March 23, 2009 / 12:22 AM / 10 years ago

FedEx plane crashes on landing in Tokyo, two dead

TOKYO (Reuters) - A FedEx Corp cargo plane caught in a gust of wind crashed and burst into flames as it landed at Japan’s Narita airport on Monday, killing the two crew and closing the main runway at the busy gateway to Tokyo.

Police officers inspect the site of a cargo plane crash at Narita international airport March 23, 2009. REUTERS/Issei Kato

Airlines canceled more than 30 flights and diverted some to other airports as the longest of two runways was closed.

“We have information that strong winds caused the plane to divert from the runway,” a Narita Airport spokeswoman said.

The FedEx plane landed hard, tipped onto its left wing and burst into flames, video of the crash on public broadcaster NHK showed.

A bright orange fireball and black billowing smoke engulfed the plane as it flipped and skidded off the runway. Firefighters sprayed foam onto the broken remains of the plane with its wheels in the air.

The MD-11 plane had been on a cargo flight from Guangzhou, China, FedEx said in a statement.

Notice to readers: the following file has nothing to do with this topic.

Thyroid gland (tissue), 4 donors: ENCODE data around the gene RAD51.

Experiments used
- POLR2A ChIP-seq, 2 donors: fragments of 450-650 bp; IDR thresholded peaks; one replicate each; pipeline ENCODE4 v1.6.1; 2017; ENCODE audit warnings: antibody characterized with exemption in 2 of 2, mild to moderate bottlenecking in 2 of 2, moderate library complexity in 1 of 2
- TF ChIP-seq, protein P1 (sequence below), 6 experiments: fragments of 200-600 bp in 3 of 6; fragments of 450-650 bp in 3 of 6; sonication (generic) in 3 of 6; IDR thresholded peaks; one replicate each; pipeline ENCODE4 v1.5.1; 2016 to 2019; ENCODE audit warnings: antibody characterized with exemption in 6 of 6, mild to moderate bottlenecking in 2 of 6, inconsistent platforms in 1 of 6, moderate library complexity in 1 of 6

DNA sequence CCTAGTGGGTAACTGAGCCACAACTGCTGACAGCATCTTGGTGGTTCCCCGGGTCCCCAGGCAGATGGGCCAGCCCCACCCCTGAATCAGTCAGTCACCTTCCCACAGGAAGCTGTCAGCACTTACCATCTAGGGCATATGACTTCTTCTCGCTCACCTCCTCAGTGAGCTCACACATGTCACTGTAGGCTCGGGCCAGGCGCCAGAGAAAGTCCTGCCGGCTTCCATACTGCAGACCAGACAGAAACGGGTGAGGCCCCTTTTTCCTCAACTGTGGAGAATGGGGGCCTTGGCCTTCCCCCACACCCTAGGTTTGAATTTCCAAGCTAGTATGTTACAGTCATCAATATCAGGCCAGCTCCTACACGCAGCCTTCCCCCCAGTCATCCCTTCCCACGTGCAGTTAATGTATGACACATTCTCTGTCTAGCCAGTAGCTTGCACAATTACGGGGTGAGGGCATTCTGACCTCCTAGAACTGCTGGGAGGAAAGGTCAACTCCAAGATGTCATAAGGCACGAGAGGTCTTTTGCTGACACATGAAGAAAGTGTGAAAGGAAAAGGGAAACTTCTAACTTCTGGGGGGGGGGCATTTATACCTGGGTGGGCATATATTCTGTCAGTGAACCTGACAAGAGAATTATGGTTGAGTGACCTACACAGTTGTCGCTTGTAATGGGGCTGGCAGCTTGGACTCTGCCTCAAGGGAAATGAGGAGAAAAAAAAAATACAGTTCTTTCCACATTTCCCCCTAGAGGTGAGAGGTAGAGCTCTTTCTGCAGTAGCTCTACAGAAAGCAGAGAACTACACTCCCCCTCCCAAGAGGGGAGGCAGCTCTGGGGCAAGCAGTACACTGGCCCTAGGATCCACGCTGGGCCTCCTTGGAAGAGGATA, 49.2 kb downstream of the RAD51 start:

The plane’s two American crew had died, a transport ministry official told reporters, in what was the first fatal crash at Narita airport since it opened in 1978.

It was unclear how long the main runway would be closed at Narita, the main international airport for the Japanese capital.

Japan Airlines Corp, Japan’s main international airline, said 27 flights had been canceled, affecting nearly 6,700 people, and some arriving flights had been diverted to Tokyo’s Haneda airport and Sapporo airport in northern Japan.

All Nippon Airways said in a statement that the airline had canceled 9 flights so far, including international flights to New York, Washington and London.

Japan’s meteorological agency had issued an advisory of gales for the area around the airport and a local observatory said it had notified airlines of possible wind shear — a condition in which wind speed and direction suddenly change.

The MD-11 was a freighter made by McDonnell Douglas, part of Boeing Co.

Additional reporting by Linda Sieg and Yoko Nishikawa; Editing by Rodney Joyce

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